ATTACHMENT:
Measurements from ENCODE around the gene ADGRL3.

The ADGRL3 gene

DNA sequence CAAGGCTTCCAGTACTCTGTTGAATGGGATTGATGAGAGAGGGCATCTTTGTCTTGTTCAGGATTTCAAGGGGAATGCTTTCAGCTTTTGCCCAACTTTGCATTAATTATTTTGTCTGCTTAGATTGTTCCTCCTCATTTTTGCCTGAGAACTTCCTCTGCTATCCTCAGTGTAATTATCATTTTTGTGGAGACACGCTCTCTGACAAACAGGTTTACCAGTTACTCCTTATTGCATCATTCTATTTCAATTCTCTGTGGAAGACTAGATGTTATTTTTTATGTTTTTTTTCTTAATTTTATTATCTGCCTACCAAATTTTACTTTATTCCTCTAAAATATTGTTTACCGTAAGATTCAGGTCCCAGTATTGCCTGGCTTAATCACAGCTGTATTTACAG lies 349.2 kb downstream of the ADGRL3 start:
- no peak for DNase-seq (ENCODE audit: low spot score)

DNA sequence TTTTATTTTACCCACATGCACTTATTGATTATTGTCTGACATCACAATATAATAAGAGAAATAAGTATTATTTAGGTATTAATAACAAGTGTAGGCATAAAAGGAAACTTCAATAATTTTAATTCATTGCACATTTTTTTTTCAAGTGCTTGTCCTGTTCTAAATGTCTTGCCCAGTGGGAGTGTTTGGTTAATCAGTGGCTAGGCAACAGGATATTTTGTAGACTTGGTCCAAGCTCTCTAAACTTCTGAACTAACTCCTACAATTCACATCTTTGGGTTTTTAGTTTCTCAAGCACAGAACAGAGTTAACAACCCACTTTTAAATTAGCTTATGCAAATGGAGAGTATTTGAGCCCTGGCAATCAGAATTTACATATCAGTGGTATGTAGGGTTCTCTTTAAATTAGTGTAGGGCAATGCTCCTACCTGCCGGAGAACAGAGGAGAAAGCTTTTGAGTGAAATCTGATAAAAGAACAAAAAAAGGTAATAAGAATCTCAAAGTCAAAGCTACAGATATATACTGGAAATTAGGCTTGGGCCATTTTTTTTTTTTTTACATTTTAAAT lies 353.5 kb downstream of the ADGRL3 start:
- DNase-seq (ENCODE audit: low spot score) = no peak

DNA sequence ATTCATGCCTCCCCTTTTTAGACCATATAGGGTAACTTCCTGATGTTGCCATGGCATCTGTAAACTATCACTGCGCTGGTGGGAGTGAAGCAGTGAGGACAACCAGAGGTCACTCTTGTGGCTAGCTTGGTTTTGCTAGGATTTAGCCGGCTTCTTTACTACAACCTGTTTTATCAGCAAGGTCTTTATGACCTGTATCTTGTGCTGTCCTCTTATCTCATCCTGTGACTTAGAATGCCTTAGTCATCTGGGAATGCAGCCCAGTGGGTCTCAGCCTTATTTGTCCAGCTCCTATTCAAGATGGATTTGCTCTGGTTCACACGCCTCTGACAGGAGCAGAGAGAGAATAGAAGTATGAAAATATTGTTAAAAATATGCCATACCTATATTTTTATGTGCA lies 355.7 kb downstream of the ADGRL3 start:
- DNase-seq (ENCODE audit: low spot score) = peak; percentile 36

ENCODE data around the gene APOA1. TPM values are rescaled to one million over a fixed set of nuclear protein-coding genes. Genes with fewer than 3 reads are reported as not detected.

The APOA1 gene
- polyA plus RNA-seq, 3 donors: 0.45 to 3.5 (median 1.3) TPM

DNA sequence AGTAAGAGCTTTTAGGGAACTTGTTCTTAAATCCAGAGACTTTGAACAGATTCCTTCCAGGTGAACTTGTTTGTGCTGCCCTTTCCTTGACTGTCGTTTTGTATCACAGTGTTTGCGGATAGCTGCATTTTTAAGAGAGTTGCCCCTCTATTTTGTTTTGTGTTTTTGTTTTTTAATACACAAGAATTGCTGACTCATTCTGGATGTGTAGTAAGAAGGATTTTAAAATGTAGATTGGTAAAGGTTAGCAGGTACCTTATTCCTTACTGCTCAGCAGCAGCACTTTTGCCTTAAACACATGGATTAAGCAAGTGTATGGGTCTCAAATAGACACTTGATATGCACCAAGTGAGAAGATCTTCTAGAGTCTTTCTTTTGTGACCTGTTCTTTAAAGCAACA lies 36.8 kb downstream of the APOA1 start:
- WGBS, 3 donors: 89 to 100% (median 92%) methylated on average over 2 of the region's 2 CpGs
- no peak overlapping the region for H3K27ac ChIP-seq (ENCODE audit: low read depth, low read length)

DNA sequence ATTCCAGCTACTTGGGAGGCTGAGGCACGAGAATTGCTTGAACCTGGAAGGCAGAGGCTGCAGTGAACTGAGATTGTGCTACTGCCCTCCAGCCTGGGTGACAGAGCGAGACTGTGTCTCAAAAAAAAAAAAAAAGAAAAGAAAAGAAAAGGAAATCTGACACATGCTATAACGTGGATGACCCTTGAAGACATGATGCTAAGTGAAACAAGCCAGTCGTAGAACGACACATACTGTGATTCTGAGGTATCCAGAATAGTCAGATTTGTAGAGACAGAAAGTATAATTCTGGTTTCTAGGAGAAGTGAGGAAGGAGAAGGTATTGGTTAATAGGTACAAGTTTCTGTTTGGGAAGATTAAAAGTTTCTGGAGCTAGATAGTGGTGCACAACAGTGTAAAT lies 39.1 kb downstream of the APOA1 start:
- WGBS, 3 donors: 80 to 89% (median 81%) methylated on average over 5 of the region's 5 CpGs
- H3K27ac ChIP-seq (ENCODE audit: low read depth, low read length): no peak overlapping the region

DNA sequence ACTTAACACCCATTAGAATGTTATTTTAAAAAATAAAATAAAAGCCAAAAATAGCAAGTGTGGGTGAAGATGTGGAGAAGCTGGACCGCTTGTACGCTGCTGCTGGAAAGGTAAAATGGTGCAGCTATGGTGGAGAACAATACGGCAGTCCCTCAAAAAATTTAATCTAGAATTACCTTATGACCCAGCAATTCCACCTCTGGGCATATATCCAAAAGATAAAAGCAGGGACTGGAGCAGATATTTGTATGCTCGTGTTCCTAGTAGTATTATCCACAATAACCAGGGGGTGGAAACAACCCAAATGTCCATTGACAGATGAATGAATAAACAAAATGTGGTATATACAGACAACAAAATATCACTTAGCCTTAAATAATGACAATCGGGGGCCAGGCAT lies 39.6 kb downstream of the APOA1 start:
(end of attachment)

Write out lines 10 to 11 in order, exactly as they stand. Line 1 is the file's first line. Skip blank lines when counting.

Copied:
The APOA1 gene
- polyA plus RNA-seq, 3 donors: 0.45 to 3.5 (median 1.3) TPM